Evolutions in Scholarship

Taking the sting out of the “sting”

Monday, October 7, 2013 4:34 pm

Did you hear the story last Friday on NPR’s Morning Edition about open access (OA) journals and peer review? About the OA “sting” from Science, “Who’s Afraid of Peer Review?” Yeah. The “sting” has angered many OA advocates, me included, and has generated many responses; several of note are linked below.

In the admittedly few responses I’ve had a chance to read now that I’m back in the office (oh, why must such stories break when I’m on vacation?!), most focus on methodological flaws, including no control group, which are important to call out. DOAJ’s response calls attention to its recent work to clarify and tighten its criteria for inclusion. But what I’ve yet to see are a breakdown of numbers that show just how small a percentage of journals listed in DOAJ are actually “proven” negligent by this effort. If you only heard the NPR piece, then you’ll know that seemingly-big numbers of OA journals apparently don’t do peer review: 157, oh my! But what both the NPR interview and Science article fail to do is to put those numbers in useful context. 157 sounds big if you’re talking dollars, but not so big if you’re talking pennies. When it comes to the number of OA journals, this “sting” is counting change, not bills.

As reported in the article, 187 journals of the 304 identified to receive the fake paper were listed in DOAJ as of 2 Oct 2012 (167 in DOAJ, 121 in Beall’s list, 16 in both). That accounts for only 2.27% of all DOAJ journals on that date (the article notes there were 8250 titles in DOAJ). In the results, the real researcher behind the fake paper, John Bohannon, notes that 157 accepted the paper, but he does not continue to give DOAJ/Beall’s list/both breakdowns in the text of the article at this point. Of those 157, we don’t know how many are in DOAJ without digging into his data (which, frankly, given that I know how small a percentage we’re talking about, I’m not going to expend energy doing); all we know is that “for DOAJ publishers that completed the review process, 45% accepted the bogus paper.” But apparently only “106 journals discernibly performed any review.” From the article, we don’t know how many of that 106 were DOAJ titles, so that 45% sounds bigger and badder than it may be. Generously presuming all 106 were DOAJ titles, then 48 DOAJ journals appear to have faulty peer review. Those 48 journals account for a mere 0.58% of all DOAJ titles a year ago; as of last Friday, when DOAJ had 9948 journals, that’s only 0.48%. Turns out, the numbers are available: from a graphic in the article, it shows that 35 journals in DOAJ apparently accepted the paper without any peer review; 38 performed some level of peer review and still accepted the fake paper. So 73 journals in DOAJ have peer review problems. That’s a mere 0.88% of all DOAJ titles a year ago; as of last Friday, when DOAJ had 9948 titles, that’s only 0.73%. That’s not good, but it’s also not alarmist.

But even if all 157 journals (now, 158, per the author’s NPR interview Friday morning) that accepted the fake paper were DOAJ titles (again, I’m being intentionally generous), that’s still only 1.58% of all current DOAJ titles. I daresay in the traditional publishing realm, there are more than 1.58% of print journals that would be “proven” to have shoddy-to-no peer review, too.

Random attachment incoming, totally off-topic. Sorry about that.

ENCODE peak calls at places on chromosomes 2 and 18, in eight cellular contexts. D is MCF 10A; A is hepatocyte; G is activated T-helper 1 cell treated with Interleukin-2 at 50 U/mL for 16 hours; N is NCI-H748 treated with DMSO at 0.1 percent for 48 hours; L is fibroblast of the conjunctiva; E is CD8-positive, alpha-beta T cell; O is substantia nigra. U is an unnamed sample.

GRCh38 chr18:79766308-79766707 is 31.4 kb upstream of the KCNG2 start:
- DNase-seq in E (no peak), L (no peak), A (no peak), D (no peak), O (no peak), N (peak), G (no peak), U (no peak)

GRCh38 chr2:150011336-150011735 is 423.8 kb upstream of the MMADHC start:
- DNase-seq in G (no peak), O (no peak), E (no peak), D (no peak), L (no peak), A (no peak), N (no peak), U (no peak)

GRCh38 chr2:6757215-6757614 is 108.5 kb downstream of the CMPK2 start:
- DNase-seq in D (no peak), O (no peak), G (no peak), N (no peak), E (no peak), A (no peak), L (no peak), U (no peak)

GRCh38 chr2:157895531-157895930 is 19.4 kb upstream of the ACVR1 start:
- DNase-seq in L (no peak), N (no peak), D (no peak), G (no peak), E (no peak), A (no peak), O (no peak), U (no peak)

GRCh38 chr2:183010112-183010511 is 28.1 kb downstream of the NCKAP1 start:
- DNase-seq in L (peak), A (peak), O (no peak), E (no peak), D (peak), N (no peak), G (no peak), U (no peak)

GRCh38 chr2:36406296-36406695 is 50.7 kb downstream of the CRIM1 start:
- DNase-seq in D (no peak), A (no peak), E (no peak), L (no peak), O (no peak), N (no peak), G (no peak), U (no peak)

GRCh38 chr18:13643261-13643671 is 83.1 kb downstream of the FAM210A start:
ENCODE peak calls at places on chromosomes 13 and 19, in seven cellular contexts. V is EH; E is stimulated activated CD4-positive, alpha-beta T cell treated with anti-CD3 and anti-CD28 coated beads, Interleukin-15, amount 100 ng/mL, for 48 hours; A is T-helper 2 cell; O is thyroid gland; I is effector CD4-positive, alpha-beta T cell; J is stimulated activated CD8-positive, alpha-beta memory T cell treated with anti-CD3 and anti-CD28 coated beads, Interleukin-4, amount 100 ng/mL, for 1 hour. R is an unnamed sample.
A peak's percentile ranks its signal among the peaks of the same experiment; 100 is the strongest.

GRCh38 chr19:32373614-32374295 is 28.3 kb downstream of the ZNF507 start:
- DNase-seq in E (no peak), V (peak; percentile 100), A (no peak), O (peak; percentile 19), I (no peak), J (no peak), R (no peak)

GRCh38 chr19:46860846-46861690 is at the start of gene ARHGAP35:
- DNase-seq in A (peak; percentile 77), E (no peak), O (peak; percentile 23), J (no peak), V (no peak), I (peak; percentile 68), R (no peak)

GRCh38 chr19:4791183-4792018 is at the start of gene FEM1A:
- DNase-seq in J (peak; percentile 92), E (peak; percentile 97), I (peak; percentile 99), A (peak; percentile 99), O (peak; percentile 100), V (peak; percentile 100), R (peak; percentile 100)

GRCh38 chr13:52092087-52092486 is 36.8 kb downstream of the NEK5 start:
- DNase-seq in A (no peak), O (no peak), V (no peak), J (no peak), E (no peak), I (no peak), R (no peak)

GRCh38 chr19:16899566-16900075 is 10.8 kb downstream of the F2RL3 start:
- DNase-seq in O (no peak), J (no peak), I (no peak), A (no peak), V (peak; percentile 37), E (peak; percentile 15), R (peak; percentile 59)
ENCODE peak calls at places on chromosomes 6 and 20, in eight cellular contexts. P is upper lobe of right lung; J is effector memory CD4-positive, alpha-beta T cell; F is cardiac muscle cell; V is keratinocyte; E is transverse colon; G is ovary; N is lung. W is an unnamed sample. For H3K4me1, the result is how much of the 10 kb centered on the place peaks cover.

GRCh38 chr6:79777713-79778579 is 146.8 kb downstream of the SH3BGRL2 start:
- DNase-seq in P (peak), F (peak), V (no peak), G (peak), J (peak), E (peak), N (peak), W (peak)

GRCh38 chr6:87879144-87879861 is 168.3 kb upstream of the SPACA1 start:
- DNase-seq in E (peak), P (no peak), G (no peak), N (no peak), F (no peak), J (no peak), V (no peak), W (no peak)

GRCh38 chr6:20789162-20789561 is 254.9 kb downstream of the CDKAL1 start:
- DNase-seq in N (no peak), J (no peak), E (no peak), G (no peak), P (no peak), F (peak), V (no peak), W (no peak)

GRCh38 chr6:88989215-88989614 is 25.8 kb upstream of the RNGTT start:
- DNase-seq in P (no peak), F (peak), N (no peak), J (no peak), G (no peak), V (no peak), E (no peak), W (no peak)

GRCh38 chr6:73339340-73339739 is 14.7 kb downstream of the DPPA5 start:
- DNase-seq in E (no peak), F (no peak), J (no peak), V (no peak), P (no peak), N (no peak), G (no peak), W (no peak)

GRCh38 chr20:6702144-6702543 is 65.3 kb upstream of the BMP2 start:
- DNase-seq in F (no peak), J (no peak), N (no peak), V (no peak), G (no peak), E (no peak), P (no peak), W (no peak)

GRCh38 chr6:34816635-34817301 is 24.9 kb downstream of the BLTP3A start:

Oh, and the journal behind this “sting,” Science? Yeah, it published the discredited and widely-maligned arsenic DNA paper in 2011, which slipped through its own peer review process (h/t, Michael Eisen’s response below). That lessens the sting a bit, doesn’t it?

Finally, a few final quibbles – and one concession – with the NPR piece, as that was my first introduction to the controversy, as it was for many:

  • The total number of journals listed in DOAJ was never noted, so the numbers context above was lost on the audience (and it’s murky enough in the actual article);
  • At no point in the interview it is mentioned that journals owned by Sage, Elsevier, and Wolters Kluwer – big name publishers of primarily traditional journals – were among the 157 accepting the fake paper; and,
  • To be fair, Bohannon did make a clear effort not to malign all OA journals while discussion his “sting,” which I appreciate, but unfortunately, most researchers who’ve been resistant to OA likely only half-heard that defense.

As Bohannon rightly pointed out during his NPR interview, we do need to identify disreputable publishers who are taking advantage of the low-to-no capital needed to launch an e-journal using the OA article processing fee model, who through negligence are casting OA publishing in poor light. But more than that, we need to address issues in the peer review process for all journals.

Responses worth reading:

Updated 8 Oct 2013 to correct numbers above, and to link to the following, many of which unpack the flawed “methodology” behind the “sting”:

Comments

  1. Thanks for this, Molly! I heard the NPR piece and some murmurs from the farthest reaches of my library social network, but I’m glad to have read your more comprehensive response. One of the most apt critiques I’ve encountered of Bohannon’s Science article is the complete absence of anything resembling a control group from his methodology.

  2. Molly, I appreciate you thoughtful and researched response to the NPR story! I had planned to ask you about it this week, but now you have answered all my questions!

  3. Thanks for this helpful overview and the links to follow. I had wondered what exactly constituted the range of accepting journals.


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